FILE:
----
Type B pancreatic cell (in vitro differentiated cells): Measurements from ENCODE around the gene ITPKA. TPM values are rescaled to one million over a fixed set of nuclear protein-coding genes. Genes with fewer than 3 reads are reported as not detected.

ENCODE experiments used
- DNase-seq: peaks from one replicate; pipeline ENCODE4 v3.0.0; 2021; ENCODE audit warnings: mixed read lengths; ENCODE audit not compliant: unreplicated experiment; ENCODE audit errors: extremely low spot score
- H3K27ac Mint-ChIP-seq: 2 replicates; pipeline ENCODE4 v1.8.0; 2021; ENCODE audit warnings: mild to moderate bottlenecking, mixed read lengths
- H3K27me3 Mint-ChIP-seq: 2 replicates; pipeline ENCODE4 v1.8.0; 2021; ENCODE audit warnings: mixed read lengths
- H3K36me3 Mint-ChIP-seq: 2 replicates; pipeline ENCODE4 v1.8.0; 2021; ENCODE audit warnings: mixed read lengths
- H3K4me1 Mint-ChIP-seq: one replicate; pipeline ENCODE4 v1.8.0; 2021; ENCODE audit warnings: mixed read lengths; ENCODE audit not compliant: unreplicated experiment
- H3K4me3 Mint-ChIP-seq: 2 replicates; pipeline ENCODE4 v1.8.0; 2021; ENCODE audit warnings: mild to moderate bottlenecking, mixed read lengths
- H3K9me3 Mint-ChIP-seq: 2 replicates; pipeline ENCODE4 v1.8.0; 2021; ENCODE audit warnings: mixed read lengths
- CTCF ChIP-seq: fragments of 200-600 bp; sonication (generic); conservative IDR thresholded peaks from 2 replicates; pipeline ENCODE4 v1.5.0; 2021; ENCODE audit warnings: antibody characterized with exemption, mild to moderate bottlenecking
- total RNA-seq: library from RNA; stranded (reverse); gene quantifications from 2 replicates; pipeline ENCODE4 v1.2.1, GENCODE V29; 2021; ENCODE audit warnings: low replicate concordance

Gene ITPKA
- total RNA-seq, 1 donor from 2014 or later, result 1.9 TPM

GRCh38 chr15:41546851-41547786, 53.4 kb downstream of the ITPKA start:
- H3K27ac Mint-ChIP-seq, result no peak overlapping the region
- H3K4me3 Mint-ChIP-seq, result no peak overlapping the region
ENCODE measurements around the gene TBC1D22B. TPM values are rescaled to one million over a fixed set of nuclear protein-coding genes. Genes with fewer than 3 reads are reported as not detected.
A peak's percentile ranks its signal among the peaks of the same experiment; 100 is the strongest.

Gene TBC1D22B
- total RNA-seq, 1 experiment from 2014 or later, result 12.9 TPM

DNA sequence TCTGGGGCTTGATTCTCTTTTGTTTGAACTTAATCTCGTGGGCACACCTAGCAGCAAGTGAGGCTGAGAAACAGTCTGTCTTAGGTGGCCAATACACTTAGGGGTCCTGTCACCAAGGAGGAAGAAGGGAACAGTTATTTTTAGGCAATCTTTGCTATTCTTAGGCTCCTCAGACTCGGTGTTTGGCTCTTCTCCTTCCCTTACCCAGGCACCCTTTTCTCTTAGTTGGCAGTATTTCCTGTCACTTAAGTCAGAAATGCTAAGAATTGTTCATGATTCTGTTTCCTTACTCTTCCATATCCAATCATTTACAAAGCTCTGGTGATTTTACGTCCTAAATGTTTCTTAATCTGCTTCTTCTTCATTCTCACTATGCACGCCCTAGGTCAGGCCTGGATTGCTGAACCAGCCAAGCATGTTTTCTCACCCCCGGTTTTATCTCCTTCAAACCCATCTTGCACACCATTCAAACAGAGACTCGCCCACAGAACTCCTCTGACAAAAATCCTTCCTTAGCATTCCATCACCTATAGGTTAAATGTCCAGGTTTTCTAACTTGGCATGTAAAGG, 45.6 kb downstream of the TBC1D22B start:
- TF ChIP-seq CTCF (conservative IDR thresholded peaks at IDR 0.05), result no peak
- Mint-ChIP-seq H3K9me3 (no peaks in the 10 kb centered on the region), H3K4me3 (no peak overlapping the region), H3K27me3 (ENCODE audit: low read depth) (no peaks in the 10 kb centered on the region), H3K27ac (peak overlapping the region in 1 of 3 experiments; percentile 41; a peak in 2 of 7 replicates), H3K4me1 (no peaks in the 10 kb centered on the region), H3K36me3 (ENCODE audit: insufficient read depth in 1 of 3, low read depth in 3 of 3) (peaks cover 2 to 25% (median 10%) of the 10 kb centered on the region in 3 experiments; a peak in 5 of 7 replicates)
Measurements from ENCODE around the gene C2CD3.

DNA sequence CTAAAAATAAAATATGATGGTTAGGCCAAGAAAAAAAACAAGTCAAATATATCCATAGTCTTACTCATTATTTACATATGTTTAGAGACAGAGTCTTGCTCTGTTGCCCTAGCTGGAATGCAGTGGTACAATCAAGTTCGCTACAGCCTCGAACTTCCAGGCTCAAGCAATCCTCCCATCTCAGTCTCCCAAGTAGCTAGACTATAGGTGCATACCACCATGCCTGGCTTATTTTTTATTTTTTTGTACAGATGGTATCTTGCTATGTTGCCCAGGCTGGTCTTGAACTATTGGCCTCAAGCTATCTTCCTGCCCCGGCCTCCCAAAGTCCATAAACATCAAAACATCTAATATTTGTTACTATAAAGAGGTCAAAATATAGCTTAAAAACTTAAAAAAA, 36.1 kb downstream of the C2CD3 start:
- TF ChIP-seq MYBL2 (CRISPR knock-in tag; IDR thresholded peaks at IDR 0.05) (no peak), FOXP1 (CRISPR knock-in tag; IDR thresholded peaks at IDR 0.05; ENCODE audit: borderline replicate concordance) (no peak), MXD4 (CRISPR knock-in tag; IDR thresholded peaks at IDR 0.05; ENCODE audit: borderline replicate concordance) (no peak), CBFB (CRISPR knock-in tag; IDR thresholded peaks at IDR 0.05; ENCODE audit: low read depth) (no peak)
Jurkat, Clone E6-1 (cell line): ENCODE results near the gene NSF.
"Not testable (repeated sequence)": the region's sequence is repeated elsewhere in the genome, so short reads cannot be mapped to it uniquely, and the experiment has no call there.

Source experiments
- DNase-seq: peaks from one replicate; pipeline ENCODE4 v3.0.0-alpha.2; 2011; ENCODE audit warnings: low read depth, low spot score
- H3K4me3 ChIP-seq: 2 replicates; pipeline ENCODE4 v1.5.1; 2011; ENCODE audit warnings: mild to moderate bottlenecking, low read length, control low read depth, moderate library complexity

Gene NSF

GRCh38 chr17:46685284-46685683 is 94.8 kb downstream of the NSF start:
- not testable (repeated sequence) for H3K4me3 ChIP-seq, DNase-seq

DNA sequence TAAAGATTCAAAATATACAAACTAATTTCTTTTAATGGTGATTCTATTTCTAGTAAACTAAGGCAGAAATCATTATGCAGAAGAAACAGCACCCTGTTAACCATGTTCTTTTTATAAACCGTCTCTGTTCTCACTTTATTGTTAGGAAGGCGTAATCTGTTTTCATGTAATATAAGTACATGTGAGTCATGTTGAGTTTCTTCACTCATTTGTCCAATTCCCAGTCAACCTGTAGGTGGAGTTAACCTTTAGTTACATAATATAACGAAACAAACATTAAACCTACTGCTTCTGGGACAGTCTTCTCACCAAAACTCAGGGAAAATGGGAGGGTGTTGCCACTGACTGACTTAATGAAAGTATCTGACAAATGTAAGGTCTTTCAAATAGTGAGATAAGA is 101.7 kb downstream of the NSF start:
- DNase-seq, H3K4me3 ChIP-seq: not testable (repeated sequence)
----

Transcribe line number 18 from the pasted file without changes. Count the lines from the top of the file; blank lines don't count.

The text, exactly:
A peak's percentile ranks its signal among the peaks of the same experiment; 100 is the strongest.